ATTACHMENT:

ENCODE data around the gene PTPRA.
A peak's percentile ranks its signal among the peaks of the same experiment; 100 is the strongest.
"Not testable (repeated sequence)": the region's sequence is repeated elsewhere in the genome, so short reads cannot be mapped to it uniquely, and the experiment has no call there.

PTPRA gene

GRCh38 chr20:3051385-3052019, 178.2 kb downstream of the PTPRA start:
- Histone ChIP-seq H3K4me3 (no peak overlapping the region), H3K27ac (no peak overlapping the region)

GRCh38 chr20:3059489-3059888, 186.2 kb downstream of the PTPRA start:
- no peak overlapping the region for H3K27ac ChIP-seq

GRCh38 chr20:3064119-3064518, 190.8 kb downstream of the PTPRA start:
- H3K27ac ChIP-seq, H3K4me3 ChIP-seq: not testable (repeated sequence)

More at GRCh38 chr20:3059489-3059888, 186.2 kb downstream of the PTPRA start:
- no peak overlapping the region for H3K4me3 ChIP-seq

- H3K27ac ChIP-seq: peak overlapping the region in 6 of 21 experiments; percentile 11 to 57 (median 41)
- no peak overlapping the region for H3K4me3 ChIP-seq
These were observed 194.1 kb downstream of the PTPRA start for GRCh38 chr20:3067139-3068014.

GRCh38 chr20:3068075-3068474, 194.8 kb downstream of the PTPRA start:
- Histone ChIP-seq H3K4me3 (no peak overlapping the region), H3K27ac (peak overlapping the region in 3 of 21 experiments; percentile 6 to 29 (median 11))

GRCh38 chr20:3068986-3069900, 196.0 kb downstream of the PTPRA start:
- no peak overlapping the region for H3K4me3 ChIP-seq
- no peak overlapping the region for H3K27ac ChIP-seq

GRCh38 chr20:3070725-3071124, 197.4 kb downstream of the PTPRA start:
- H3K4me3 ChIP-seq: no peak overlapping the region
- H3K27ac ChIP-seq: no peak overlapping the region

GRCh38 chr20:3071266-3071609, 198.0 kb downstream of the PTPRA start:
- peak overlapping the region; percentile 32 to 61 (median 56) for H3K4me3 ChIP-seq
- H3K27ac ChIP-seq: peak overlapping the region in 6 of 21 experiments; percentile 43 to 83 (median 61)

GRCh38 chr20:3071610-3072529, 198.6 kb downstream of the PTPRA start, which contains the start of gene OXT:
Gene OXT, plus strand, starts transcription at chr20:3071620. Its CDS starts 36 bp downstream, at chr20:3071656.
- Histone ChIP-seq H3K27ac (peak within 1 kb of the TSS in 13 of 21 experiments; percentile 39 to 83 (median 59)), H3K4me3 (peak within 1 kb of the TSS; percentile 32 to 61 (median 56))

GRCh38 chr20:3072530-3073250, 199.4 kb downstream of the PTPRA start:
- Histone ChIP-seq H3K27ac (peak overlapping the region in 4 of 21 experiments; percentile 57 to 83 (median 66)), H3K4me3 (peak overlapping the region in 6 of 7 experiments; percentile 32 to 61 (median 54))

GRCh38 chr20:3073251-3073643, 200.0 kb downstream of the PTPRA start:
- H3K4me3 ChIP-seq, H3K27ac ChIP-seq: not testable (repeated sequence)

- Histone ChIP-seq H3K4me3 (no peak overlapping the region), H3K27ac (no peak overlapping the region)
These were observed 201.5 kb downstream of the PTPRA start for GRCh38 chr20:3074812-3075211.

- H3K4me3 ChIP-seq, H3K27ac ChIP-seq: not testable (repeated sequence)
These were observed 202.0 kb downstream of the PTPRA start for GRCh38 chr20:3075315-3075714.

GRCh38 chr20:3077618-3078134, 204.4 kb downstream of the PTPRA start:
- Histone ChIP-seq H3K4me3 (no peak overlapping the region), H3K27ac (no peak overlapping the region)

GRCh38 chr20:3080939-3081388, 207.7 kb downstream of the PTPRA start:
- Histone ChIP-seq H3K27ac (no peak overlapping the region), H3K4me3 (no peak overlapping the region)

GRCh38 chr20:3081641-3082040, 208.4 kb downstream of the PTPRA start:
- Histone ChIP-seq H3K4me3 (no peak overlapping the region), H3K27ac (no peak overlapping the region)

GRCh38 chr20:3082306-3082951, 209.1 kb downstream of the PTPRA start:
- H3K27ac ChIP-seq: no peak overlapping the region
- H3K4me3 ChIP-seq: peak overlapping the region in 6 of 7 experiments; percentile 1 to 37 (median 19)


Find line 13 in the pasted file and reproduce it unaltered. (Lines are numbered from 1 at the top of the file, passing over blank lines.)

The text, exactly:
- H3K27ac ChIP-seq: peak overlapping the region in 6 of 21 experiments; percentile 11 to 57 (median 41)